If I hadn’t decided to stop drinking then, I don’t know where I’d be now. I’d like to say I’d be alright, but that would be bullshit.
I heard of Dr. Nadine Burke Harris on Dax Shepard’s podcast Armchair Expert. She is California’s first ever surgeon general, co-founded the Adverse Childhood Experiences (ACEs) project in San Francisco, created the Center for Youth Wellness which pioneered a clinical model that recognizes the impact of adverse experiences on health and effectively treats toxic stress in children, and then some. She’s dedicated her life to helping children navigate the short- and long-term impacts of trauma.
The ACE study identified 10 categories of trauma:
- Physical abuse
- Emotional abuse
- Sexual abuse
- Physical neglect
- Emotional neglect
- Parental mental illness
- Incarcerated relative
- Mother treated violently
- Household substance abuse
- Not being raised by both biological parents
If you identify with a category then your ACE score goes up by 1 for a maximum of 10. The higher your score, the higher your health risks:
Research shows that the adversity we experience as a child can affect how our stress response functions, leading to long-term changes in our brains and bodies and leading to health problems as an adult. Experiencing 4 or more ACEs is associated with significantly increased risk for 7 out of 10 leading adult causes of death, including heart disease, stroke, cancer, COPD, diabetes, Alzheimers and suicide. (Source: Center for Youth Wellness)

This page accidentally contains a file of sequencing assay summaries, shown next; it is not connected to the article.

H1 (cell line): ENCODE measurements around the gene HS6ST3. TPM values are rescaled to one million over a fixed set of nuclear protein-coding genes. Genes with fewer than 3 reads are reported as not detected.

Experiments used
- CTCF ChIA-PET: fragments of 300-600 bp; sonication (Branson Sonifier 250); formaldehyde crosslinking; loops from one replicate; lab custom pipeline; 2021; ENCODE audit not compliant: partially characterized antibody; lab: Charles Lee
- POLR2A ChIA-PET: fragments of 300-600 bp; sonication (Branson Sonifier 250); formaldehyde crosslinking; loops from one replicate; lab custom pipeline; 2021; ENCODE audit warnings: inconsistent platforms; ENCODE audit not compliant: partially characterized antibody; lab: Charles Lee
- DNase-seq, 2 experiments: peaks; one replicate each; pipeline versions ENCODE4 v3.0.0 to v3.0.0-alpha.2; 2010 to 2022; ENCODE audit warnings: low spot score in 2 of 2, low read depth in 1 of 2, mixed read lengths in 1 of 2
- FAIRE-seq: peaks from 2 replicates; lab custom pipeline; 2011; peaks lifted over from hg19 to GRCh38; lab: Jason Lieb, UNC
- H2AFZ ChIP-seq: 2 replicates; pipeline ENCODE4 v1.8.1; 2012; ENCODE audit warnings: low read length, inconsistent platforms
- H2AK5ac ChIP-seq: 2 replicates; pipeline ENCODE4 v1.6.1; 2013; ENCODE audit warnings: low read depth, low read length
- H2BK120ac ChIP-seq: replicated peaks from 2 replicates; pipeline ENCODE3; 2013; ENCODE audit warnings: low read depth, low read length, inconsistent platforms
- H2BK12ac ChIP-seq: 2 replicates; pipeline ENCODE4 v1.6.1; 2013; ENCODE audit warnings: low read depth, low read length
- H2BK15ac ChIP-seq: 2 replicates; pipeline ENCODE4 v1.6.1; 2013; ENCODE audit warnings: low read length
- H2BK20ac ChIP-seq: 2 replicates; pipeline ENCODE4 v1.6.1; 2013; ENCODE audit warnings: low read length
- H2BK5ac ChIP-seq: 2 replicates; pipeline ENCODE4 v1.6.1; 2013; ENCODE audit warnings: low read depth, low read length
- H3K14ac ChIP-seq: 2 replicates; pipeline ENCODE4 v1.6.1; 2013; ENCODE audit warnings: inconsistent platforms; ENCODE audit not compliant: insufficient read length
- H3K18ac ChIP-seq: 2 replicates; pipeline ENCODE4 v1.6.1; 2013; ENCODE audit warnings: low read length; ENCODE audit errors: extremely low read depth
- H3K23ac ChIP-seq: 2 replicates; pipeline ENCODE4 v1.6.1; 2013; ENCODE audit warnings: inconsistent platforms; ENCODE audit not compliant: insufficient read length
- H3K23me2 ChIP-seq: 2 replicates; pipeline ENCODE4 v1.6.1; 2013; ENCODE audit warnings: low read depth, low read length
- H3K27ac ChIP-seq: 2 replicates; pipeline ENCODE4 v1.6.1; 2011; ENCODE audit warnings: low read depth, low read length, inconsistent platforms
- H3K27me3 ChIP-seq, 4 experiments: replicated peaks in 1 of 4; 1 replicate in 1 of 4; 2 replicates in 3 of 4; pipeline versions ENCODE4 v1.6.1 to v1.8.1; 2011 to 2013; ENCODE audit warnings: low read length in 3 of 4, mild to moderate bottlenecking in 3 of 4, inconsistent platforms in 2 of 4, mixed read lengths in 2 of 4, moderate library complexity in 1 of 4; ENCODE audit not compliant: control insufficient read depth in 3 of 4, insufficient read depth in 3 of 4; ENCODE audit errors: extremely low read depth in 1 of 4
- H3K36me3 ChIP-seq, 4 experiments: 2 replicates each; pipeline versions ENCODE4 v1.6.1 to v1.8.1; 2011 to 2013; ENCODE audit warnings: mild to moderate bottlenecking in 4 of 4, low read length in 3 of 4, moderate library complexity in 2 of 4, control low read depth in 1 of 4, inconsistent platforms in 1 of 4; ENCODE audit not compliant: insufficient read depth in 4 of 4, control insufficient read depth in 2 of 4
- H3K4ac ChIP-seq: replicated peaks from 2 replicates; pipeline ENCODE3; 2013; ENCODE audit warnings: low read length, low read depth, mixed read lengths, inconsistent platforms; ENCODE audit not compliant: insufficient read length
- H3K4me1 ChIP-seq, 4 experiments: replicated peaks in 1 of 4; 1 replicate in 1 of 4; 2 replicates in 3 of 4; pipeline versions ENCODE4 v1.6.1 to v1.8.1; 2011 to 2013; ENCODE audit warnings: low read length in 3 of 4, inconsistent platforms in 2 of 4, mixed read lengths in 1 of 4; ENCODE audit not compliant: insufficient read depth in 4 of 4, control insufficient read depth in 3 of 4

My score is a 6 so that scared the fuck out of me. However, I learned that proper treatment like behavioral therapy can mitigate these risks. At that time, I had been going to therapy regularly for a year and a half, was sober for nine months, and was actively going to the gym, so I was already undoing some damage.
I was starting to feel better than I ever had, but the stress of the new CTO position took its toll and I found myself overwhelmed and spiraling into more frequent depressions. Without alcohol’s deleterious effects, I struggled through that time period silently, without any blackouts or seizures, determined to “tough it out”.
It wasn’t quite enough though, because I’d find myself on the precipice of suicide again and again. I’d wake up in the middle of the night, laying next to my partner, wondering how I could get out of bed without waking her up so I could do it. But I’d just lay there and cry. And when I told her what I was thinking in the morning, she’d cry too.
I couldn’t continue like that.
Getting on meds
There’s still a shit load of stigma when it comes to taking medicine for mental health issues, on top of the stigma for mental health in the first place. Even though, I was struggling with depression and anxiety, I thought only weak-minded people needed medicine. Turns out, a lot of people take anti-depressants, including people very close to me, which I was completely unaware of. It made the idea of taking medicine more palatable, and since I was still struggling with constant suicidal ideation, I decided to press on.
I found a psychiatrist and she prescribed me Prozac. After several weeks of dosage adjustments, I am currently taking 60mg of Prozac daily. I know meds don’t work for everyone, but this was the best decision I ever made for myself. The sine wave from before has a lower frequency and it doesn’t dip quite as low. I laugh more. I am more present. I feel like a whole person.
It started with getting sober.